No progress in implementation of the OSCE/ODIHR recommendations
In light of the public disclosure of information regarding the implementation of OSCE/ODIHR recommendations for the improvement of the electoral process, the CRTA’s analysis, conducted on the basis of publicly available information, indicates that progress has been achieved only in administrative aspects, while recommendations related to key issues in the electoral process, such as the pressure on voters, abuse of public resources and functions, and media reporting, remain unfulfilled.
As a reminder, the activities of the state and the Working Group for cooperation with OSCE/ODIHR remain non-transparent, and the public is not informed about the results of their work after the 2022 elections. In addition, the final assessment of the implementation of its recommendations can only be provided by ODIHR after the employment of its mission.
In the ODIHR Election Observation Mission report on the April 2022 elections, 26 recommendations for the improvement of the electoral process in Serbia were listed, with nine designated as priority recommendations.
Out of the 15 recommendations whose assessment is currently possible, none has been fully implemented – as indicated by the CRTA’s analysis. Out of the nine priority recommendations, only one is partially fulfilled, five remain unfulfilled, while for the remaining three recommendations the assessment is currently not possible.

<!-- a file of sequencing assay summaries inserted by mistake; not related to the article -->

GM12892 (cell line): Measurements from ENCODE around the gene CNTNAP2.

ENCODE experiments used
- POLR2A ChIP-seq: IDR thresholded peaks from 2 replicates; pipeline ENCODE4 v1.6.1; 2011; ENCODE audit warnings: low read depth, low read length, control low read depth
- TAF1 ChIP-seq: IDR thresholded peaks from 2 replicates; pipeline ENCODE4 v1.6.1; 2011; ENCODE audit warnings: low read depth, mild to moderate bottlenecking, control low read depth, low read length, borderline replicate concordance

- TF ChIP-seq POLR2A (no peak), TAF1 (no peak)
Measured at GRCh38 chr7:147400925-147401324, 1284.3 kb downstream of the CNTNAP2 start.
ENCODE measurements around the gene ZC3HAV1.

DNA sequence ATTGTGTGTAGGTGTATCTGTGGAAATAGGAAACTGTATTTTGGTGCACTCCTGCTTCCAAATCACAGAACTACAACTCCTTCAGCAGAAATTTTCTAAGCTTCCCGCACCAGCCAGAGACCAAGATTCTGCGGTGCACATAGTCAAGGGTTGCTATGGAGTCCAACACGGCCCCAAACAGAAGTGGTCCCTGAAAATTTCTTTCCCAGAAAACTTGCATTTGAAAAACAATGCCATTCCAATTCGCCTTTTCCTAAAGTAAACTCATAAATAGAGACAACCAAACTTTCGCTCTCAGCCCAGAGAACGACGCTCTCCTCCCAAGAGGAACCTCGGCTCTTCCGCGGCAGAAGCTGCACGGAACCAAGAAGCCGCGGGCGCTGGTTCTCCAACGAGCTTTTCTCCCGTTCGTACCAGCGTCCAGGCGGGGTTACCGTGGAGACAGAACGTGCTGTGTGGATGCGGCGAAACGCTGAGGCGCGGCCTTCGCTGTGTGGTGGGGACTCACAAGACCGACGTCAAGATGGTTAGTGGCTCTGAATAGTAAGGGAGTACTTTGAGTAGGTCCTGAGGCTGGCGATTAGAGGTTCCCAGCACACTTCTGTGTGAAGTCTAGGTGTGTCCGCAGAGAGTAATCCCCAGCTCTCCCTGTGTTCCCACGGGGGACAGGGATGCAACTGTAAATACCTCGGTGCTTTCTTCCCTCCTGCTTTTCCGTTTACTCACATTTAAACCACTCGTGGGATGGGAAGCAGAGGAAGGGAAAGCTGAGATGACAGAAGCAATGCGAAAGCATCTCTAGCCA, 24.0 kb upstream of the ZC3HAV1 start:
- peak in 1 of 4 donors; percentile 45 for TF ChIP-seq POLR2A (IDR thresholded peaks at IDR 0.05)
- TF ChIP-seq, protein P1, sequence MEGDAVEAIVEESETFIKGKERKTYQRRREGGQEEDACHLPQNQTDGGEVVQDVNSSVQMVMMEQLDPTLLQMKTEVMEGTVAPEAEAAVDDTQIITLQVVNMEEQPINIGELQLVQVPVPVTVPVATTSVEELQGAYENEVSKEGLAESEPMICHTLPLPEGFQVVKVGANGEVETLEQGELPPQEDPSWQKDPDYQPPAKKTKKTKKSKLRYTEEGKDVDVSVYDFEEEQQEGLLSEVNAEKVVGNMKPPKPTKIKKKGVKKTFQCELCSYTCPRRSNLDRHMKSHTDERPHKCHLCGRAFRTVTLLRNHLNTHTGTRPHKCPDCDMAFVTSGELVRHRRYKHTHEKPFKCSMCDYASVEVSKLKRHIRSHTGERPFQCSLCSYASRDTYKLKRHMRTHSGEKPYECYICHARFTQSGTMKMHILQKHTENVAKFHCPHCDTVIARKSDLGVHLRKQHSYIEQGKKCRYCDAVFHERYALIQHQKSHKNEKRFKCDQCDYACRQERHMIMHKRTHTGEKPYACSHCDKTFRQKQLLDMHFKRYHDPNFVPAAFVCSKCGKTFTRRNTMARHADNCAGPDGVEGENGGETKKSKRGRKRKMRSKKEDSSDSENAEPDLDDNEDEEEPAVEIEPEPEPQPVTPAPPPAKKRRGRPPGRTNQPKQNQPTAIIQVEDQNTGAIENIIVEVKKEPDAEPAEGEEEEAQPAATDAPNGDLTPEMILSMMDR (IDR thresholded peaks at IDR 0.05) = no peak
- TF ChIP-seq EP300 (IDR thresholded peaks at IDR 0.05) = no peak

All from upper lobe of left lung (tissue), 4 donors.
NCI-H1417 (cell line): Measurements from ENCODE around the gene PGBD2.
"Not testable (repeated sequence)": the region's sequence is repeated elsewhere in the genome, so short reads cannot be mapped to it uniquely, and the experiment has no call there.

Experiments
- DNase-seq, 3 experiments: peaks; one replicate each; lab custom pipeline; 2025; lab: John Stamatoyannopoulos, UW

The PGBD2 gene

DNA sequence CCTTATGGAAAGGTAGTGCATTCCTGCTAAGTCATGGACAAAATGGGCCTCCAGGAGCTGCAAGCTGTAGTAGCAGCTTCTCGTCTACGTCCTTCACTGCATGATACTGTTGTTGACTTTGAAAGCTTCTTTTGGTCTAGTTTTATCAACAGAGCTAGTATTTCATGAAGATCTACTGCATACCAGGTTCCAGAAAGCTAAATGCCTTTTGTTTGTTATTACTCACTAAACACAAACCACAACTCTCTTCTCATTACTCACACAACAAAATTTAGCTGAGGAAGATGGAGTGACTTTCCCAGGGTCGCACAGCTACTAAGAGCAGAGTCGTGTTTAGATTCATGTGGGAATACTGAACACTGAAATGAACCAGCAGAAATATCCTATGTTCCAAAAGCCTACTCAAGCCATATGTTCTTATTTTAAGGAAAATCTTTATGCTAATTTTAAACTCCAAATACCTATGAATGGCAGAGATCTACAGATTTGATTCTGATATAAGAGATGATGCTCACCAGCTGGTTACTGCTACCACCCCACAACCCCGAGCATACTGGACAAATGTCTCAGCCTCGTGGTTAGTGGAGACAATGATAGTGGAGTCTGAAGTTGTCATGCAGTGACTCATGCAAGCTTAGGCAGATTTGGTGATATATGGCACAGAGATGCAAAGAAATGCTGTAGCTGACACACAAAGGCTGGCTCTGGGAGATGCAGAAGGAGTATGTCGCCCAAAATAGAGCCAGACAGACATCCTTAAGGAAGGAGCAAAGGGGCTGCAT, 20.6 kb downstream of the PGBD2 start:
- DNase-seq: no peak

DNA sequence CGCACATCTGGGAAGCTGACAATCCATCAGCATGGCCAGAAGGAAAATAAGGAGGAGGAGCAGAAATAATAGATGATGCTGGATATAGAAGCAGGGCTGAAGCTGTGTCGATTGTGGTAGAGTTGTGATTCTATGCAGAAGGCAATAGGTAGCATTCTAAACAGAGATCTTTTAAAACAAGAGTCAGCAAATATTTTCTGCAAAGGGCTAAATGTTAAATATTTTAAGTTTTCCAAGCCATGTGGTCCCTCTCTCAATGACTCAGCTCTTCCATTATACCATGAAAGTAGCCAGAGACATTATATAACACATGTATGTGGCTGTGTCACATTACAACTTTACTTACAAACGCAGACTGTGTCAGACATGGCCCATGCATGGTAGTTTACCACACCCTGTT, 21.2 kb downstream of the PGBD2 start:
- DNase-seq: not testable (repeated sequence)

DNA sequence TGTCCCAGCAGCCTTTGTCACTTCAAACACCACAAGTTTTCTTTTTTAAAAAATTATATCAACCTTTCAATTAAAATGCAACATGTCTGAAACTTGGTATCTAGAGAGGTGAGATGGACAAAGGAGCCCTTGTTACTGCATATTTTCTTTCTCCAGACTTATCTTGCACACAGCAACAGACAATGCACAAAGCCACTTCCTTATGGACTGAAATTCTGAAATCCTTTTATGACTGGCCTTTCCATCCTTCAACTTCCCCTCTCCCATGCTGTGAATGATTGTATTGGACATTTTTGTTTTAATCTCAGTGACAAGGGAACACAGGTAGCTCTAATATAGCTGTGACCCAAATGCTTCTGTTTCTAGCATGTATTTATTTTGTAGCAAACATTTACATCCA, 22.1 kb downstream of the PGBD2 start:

The partially fulfilled priority recommendation relates to the introduction of the standardized training for all members of local electoral commissions and polling boards, and is under the authority of the Republic Electoral Commission. Although the REC has taken necessary steps in this regard, training has not yet become mandatory for members of local electoral commissions.
The issue of pressure on voters, that has been included in ODIHR recommendations since 2014, remains unresolved, as authorities have not established any legislative and institutional oversight mechanism that would prevent intimidation and pressure on voters, especially concerning employees in public companies and state offices.
The question of the proactivity of authorized state bodies regarding the abuse of public resources and office also remains unresolved, as well as the recommendation regarding the financing of political activities, since limitations of the electoral campaign costs have not been considered, and there is no explicit regulation of campaigns conducted by third parties.
Regarding priority recommendations concerning the status and reporting of the media, no substantial progress has been made. Although the Draft Law on Electronic Media proposed the exclusion of political bodies from the process of nomination of members for the REM Council, failure to ensure the functional independence of the REM remained. The mentioned Draft Law regulates media reporting on the activities of officials during election campaigns with a provision that is identical to the one that proved inefficient during the 2022 elections, which involves a ten-days ban on media coverage of events featuring officials who run as election candidates.
The revision of the Voter Register recommended by the ODIHR Mission in 2020 and 2022 has not been carried out to this day.
The state’s practice of responding only to recommendations that do not contribute to the fundamental resolution of electoral problems remains, just like in earlier attempts to improve electoral conditions.